Deputy Lord Mayor Robyn Kemmis and Councillor John Mant informed the meeting that the NSW Government is requiring councils to develop “Community Strategic Plans” for the short, medium and long term – the 1 year Operation Plan, the 4 Year Corporate Plan and the 10 year Resources plan. Plans for LGA will be open comments from Tuesday through to the 24th of June. Council encourages residents to read and respond. [http://www.cityofsydney.nsw.gov.au/vision/on-exhibition/current-exhibitions/details/Draft-integrated-planning-and-reporting-strategic-plans]
Upcoming plans include allotments for upgrading Alexandria Park (improved irrigation and storm water management and upgraded change rooms) and Perry Park (active and passive recreation areas and some contamination remediation).
Coming soon are new Village Plans, a response to input from the community last year and the changing demographics of the City, to be followed by Social Sustainability Plans. The current Village Plans are being revised because of changes in population trend, in particular, people traditionally moved out of our area to the suburbs once they started a family – that is no longer happening. The meeting noted that the concept of Village does not work well for Alexandria; there is no central shopping/activity area.
Mitchell Rd Auction Centre Development Application
The new DA for auction centre is a vast improvement on the original DA. It addresses almost all of our concerns. It keeps the current shell, which will be stripped back to brickwork. It moves the driveway away from the corner, and widens it. It addresses the concerns around overshadowing, internal light and the ratio of small to large units. It is a much more visually attractive proposal that fits better with the heritage of the surrounding buildings.
Our remaining concerns are:
- it is still too large – it is still a four story building with an FSR of 2:1.
- The driveway is still quite close to the corner – inevitably , given the site layout. It should be fine for left-hand turns, but to permit right-hand turns in or out would be dangerous.
We will be sharing both these concerns with Council. Even if the plan goes through as is, it is still a win for the community, and a reminder that the prescribed 75m notification radius leaves residents at risk of not being informed about developments that will impact upon them.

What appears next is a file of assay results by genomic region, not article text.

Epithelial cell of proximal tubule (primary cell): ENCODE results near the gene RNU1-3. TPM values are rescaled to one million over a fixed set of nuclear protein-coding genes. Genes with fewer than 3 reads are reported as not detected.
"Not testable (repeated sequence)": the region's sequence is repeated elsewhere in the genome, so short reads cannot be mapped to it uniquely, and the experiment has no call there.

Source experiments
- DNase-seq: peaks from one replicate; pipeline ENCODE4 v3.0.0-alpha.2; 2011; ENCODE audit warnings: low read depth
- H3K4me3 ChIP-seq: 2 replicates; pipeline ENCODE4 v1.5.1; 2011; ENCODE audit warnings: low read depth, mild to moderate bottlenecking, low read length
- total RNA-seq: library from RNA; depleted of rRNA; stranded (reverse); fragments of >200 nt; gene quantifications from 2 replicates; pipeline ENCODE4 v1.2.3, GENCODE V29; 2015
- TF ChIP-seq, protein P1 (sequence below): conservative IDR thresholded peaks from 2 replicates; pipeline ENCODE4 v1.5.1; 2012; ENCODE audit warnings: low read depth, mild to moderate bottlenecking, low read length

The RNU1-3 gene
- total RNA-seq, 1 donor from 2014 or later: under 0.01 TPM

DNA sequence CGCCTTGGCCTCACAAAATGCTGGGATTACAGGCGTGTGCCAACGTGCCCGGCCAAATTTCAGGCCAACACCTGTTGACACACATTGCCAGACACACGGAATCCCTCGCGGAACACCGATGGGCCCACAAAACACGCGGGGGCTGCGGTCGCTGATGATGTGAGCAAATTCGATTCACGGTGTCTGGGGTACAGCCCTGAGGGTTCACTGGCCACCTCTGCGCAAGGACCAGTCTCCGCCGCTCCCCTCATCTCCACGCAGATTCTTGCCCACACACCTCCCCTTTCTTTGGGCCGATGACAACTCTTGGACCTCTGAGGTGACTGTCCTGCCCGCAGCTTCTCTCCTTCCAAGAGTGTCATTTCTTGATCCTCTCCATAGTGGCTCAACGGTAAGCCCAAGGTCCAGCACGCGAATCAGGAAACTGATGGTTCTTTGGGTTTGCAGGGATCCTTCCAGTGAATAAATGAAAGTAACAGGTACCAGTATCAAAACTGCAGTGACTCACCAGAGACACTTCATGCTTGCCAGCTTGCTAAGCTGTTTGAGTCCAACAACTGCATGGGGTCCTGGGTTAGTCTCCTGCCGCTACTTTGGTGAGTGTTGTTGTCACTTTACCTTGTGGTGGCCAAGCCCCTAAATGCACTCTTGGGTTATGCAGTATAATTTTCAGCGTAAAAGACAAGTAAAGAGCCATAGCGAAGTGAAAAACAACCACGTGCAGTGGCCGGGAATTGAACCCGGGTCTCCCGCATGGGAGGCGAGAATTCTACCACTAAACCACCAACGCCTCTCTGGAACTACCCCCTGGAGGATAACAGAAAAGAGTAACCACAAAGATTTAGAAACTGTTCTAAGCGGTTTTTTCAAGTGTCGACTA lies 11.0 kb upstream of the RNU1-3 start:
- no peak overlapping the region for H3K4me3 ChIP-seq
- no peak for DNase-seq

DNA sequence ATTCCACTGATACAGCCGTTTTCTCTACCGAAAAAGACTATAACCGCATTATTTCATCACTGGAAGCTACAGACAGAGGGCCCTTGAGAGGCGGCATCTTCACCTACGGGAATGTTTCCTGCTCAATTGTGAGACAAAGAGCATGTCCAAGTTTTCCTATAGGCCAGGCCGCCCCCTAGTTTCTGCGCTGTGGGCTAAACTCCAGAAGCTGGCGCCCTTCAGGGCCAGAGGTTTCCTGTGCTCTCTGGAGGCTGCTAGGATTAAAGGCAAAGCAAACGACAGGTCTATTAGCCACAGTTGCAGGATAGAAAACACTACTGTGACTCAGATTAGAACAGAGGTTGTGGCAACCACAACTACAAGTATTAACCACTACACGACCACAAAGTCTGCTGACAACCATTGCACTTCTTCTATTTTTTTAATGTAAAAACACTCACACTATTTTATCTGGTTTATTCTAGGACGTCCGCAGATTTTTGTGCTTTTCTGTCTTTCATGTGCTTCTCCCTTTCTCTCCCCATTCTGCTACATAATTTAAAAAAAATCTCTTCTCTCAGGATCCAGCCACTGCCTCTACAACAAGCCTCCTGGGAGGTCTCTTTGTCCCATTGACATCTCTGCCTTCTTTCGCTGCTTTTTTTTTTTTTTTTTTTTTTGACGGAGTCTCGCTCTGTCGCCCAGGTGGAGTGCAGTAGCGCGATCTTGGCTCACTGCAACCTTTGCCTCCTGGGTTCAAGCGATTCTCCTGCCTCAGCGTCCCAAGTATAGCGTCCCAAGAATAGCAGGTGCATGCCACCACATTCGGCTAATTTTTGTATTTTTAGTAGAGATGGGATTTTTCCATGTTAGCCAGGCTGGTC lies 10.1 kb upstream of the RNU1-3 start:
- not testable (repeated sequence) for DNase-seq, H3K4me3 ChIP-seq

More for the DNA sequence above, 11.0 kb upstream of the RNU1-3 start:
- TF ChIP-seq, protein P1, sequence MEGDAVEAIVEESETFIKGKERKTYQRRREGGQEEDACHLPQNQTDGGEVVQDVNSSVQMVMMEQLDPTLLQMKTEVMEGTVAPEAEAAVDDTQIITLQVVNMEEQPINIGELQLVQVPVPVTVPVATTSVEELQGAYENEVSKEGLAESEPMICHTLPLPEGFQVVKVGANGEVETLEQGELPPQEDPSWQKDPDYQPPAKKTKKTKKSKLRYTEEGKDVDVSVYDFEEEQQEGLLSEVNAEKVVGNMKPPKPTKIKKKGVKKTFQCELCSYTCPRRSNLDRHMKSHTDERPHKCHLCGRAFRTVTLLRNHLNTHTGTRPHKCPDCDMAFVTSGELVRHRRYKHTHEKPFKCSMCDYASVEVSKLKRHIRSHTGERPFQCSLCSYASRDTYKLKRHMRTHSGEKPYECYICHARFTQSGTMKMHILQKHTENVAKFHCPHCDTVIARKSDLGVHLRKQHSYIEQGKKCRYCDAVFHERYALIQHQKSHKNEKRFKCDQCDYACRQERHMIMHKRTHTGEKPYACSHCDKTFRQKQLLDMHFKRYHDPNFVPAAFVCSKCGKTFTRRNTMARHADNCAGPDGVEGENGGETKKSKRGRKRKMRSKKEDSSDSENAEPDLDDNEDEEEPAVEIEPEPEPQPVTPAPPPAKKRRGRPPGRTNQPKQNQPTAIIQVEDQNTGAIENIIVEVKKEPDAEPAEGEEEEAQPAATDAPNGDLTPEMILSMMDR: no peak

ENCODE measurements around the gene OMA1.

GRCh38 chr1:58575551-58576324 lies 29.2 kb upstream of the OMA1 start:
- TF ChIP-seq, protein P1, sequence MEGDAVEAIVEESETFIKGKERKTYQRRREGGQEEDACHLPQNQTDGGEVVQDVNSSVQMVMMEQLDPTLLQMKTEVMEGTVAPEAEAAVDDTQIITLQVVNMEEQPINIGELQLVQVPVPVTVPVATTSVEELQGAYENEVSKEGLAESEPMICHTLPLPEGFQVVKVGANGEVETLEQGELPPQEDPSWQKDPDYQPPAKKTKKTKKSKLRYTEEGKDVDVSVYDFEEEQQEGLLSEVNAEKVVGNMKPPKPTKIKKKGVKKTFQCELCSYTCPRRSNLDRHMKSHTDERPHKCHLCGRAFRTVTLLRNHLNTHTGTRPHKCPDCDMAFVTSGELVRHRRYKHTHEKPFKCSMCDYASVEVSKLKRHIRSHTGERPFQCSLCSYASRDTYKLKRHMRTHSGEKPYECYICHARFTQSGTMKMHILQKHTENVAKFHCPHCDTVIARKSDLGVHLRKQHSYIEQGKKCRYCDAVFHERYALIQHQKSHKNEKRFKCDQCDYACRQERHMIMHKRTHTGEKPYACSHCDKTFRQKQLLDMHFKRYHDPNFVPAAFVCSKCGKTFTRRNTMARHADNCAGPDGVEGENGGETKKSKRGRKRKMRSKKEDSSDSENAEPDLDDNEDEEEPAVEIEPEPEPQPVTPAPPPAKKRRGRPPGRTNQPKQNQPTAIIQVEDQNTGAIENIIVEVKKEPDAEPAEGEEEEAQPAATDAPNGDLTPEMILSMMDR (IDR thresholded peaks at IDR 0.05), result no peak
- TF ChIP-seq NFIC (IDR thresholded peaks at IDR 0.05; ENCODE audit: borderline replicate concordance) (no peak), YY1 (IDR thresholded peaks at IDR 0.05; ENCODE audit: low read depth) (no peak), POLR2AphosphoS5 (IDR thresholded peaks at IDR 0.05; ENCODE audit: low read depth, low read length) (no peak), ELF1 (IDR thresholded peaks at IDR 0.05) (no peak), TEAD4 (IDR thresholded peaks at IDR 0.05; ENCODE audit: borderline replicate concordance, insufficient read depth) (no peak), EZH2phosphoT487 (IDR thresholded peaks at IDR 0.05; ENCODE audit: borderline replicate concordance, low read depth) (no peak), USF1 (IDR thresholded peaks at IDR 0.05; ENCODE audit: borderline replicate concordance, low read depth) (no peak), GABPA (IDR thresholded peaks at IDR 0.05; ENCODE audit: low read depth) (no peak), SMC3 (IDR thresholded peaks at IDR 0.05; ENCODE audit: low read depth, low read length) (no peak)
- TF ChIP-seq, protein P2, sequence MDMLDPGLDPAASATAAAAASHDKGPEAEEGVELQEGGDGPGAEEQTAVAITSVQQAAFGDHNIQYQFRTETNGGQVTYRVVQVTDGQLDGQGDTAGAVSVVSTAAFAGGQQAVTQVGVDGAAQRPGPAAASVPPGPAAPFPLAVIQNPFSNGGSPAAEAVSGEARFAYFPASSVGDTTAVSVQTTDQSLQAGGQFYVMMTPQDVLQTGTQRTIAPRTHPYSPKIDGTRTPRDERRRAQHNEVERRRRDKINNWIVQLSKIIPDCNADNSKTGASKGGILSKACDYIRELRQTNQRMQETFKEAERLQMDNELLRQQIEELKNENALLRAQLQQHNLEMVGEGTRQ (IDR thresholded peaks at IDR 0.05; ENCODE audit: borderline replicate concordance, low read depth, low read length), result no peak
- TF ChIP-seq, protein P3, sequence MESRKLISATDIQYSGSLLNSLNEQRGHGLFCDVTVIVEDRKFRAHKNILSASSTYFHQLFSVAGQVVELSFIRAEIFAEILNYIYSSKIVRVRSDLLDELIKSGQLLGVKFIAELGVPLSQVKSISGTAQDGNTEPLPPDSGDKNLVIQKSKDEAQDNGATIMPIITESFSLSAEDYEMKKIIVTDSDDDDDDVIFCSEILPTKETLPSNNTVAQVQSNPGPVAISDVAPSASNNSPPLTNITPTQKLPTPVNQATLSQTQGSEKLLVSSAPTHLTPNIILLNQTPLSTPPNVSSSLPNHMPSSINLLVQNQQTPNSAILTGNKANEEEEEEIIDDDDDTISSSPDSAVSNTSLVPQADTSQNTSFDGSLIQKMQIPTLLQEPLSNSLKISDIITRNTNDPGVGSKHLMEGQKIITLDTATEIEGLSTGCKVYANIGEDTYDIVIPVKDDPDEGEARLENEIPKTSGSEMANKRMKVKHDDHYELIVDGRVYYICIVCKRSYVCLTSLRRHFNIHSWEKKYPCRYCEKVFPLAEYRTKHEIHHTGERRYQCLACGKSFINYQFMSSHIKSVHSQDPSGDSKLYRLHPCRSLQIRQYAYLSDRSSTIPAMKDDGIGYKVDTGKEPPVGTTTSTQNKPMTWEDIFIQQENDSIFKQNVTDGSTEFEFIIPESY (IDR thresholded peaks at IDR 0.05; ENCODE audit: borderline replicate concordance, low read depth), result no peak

Pepe Clark on the New Planning Laws
Pepe Clark told the meeting the the New Planning Laws are a serious risk to the environment and to long standing community rights, and that the government needs to hear that this legislation will cause problems for the community and will be deeply unpopular. The 2011 Independent Review has been ‘cherry picked’. There are many mechanisms for developers to appeal against decisions they dislike, and no opportunities for ’3rd parties’ such as residents or councils. The objective is that 80% of applications will be deemed “compliant” or “code assessed”, including developments of up to 20 town houses, industrial buildings the size of two football fields, anything deemed to be in a ‘town centre’, subdivisions and rezonings.
National Parks and Reserves and Nature Conservation Areas will be combined into a single category. Environmental Management and Environmental Living zones – which currently allow low impact development only – will be abolished, becoming general rural and general residential instead.
Ecologically Sustainable Development will be replaced by Sustainable Development. This means that development will no longer be subject to the ‘precautionary principle’ (if an action or policy has a suspected risk of causing harm to the public or to the environment, in the absence of scientific consensus that the action or policy is harmful, the burden of proof that it is not harmful falls on those taking an act).
There are still local plans, but they must comply with the overall state plan and can be overridden by the Director General, much as the Planing Minister used to be able to bypass the approval process using ‘Part3A’, but without judicial review – decisions, even if unlawful, will not be subject to judicial (legal) review. “This puts Part 3A in the shadows”.
Residents were encouraged to spread the word, to write, email or best of all to phone their local MPs, local Councillors, Minister Hazzard and the Director of Planning.
Councillor Linda Scott also addressed the topic: I’m a Labor Councillor. My party is in the middle of a crisis because of planning. Reforming the system so that less eyes are on planning is incredibly concerning. We need more transparency, not less. My local childcare centre in Erskineville has 560 kids on its waiting list. At peakhour we can’t get on trains. Our schools are bursting. We can’t have more development without infrastructure. We need investment in infrastructure.